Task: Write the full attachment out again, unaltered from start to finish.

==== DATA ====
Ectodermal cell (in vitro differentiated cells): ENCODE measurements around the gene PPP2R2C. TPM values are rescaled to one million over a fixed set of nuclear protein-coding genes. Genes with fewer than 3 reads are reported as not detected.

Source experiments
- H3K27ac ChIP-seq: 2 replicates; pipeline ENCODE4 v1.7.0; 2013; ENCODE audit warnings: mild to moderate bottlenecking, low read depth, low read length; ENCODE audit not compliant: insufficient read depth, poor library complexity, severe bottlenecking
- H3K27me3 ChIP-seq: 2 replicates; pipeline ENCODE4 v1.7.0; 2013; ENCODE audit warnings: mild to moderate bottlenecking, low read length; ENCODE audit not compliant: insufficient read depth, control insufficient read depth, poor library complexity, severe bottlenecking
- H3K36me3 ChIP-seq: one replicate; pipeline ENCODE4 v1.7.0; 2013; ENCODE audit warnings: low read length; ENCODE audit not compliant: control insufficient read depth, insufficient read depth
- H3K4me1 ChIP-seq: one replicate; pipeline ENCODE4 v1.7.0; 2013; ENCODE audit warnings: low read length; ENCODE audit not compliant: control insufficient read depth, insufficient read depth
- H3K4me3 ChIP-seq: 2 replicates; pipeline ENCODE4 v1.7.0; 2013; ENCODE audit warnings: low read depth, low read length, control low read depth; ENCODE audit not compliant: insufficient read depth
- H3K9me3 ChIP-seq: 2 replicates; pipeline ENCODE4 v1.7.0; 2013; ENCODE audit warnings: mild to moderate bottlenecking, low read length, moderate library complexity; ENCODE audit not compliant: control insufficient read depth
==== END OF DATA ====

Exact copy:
Ectodermal cell (in vitro differentiated cells): ENCODE measurements around the gene PPP2R2C. TPM values are rescaled to one million over a fixed set of nuclear protein-coding genes. Genes with fewer than 3 reads are reported as not detected.

Source experiments
- H3K27ac ChIP-seq: 2 replicates; pipeline ENCODE4 v1.7.0; 2013; ENCODE audit warnings: mild to moderate bottlenecking, low read depth, low read length; ENCODE audit not compliant: insufficient read depth, poor library complexity, severe bottlenecking
- H3K27me3 ChIP-seq: 2 replicates; pipeline ENCODE4 v1.7.0; 2013; ENCODE audit warnings: mild to moderate bottlenecking, low read length; ENCODE audit not compliant: insufficient read depth, control insufficient read depth, poor library complexity, severe bottlenecking
- H3K36me3 ChIP-seq: one replicate; pipeline ENCODE4 v1.7.0; 2013; ENCODE audit warnings: low read length; ENCODE audit not compliant: control insufficient read depth, insufficient read depth
- H3K4me1 ChIP-seq: one replicate; pipeline ENCODE4 v1.7.0; 2013; ENCODE audit warnings: low read length; ENCODE audit not compliant: control insufficient read depth, insufficient read depth
- H3K4me3 ChIP-seq: 2 replicates; pipeline ENCODE4 v1.7.0; 2013; ENCODE audit warnings: low read depth, low read length, control low read depth; ENCODE audit not compliant: insufficient read depth
- H3K9me3 ChIP-seq: 2 replicates; pipeline ENCODE4 v1.7.0; 2013; ENCODE audit warnings: mild to moderate bottlenecking, low read length, moderate library complexity; ENCODE audit not compliant: control insufficient read depth